Self-Disinfecting Systems for Healthcare Facilities
In healthcare settings, disinfection is crucial to preventing the spread of microbes. Automated systems can aid in the fight against healthcare-acquired infections (HAIs). There are two different ways to automatically disinfect patient rooms: self-disinfecting surfaces and no-touch systems.
Surfaces constitute a significant factor in the spread of HAIs. Coatings and heavy metals can guard against microbial contamination leading to improved outcomes. Self-disinfecting surfaces are an emergent technology to control infection. Hospitals can coat bed rails, trays, call buttons, IV poles, and other items to make them self-disinfecting.
Copper ions are toxic to most microbes in high levels. It damages the nucleic acid, proteins, and lipids of bacteria and leads to cell death. In hospitals, copper is incorporated into self-disinfecting surfaces in rooms.
Contact with copper kills many pathogens such as MRSA, Escherichia coli, Enterococcus spp., and Mycobacterium tuberculosis. A study published in the Journal of Clinical Microbiology found that the introduction of copper led to “sustained reduction of microbial burden on common hospital surfaces.” However, more research is needed in this area. There are no specific standards as to the types of alloys used on surfaces.
Of all heavy metals, silver has the highest antimicrobial properties. Silver ions kill bacteria by binding with the disulfide and sulfhydryl groups in cell walls. A study published in the American Journal of Infection Control found that silver-based disinfectants reduced bacterial populations within minutes.
This has the potential to stop cross-contamination from environmental surfaces and lower the risk of HAIs. However, more research is needed to determine the clinical impact of using silver-imbued surfaces in healthcare settings.
Recent advancements use altered surface topography to prevent bio-films on indwelling medical devices. Sharklet Technologies developed a microscopic surface pattern that mimics shark skin. The antimicrobial properties are due to the unique shape and configuration of the surface micro-pattern. The engineered topography disrupts bacterial formation without the use of antibiotics.
Cellulose Acetate Coatings
Specific coatings of cellulose acetate can be antimicrobial under exposure to white light. Hospitals can coat surfaces with light-activated agents incorporated into polymers. This creates a self-disinfecting surface when exposed to ambient white light conditions. Applying light-activated antimicrobial coatings to surfaces can reduce environmental pathogens and reduce the risk of disease transmission. Cellulose Acetate Coatings give hospitals a less toxic approach than the use of chemical disinfectants. However, they need a constant source of photo-activation to work. More research is needed into the long-term, real-world effects.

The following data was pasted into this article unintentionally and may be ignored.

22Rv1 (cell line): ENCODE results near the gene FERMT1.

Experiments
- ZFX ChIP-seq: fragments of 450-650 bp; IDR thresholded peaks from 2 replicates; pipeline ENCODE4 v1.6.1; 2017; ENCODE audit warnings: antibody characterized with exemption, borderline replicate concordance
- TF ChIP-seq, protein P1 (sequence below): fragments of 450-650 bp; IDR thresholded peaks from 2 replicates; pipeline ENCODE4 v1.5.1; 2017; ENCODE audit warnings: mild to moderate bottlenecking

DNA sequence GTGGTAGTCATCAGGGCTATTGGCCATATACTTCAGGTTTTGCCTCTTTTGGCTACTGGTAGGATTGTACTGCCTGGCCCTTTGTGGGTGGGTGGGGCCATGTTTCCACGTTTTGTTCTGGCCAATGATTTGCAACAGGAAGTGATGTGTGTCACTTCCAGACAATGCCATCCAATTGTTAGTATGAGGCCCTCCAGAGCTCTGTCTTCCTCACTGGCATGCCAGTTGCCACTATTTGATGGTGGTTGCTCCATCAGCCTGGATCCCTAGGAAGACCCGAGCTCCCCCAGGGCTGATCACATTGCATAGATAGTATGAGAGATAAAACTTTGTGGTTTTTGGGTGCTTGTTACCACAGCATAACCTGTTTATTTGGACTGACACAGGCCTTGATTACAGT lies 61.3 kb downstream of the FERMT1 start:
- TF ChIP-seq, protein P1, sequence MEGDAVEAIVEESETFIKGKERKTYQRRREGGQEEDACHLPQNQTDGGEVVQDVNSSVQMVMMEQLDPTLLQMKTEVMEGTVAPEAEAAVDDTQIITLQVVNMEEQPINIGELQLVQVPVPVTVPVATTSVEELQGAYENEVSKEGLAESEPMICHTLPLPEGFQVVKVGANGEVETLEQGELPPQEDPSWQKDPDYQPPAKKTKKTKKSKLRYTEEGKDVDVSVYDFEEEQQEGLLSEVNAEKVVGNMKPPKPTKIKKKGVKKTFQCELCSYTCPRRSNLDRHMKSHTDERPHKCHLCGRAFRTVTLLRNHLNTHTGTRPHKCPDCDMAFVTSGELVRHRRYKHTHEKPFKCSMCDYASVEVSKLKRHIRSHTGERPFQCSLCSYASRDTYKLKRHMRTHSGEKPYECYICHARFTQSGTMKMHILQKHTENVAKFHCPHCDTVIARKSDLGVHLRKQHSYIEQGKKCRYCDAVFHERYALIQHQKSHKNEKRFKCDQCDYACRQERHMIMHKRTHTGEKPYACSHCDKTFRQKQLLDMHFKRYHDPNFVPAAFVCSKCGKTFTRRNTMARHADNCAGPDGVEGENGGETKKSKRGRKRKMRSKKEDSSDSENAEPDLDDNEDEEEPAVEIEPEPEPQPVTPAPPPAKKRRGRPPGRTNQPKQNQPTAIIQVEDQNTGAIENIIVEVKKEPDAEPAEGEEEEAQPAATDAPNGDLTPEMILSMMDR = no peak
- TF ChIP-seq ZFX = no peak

Automated modalities are stand-alone machines that disinfect hospital rooms. No-touch procedures are adjunctive infection control measures and are not meant to replace the manual application of chemical disinfectants. Typically, automated methods are employed in final cleaning, and not for daily use. Two main types are commercially available – UV light and hydrogen peroxide mist.
The UV-C wavelength of light breaks down the molecular bonds of DNA, thus killing the microbes. UV-C technology kills a wide range of HAI pathogens. These types of automated systems are typically used for terminal room disinfection in hospital settings. To use ultraviolet disinfecting systems, move equipment and furniture away from walls to prevent shadowing. No humans should be present during UV disinfection.
Unfortunately, these systems take a significant amount of time and can affect bed turnover. Sufficient exposure time ranges from 50 to 100 minutes to eliminate C. difficile. UV-reflective wall coatings can shorten exposure times.
Hydrogen Peroxide Systems
There are several commercially available no-touch hydrogen peroxide systems, including dry mist and hydrogen peroxide vapor. An automated dispersal system uniformly applies hydrogen peroxide to a vacated hospital room which kills a variety of HAI pathogens. With these machines, furniture and equipment can remain in place during disinfection. However, air vents, doors, and windows must be sealed. These methods take time to allow the vapor to dissipate before humans can enter the room. Exposure to hydrogen peroxide mist could irritate airways and mucous membranes. Sensors monitor for leaks and alert staff when it is safe to enter.
Self-disinfecting surfaces and automated systems can aid in reducing HAIs. However, they are not replacements for proper cleaning and disinfection by housekeeping staff.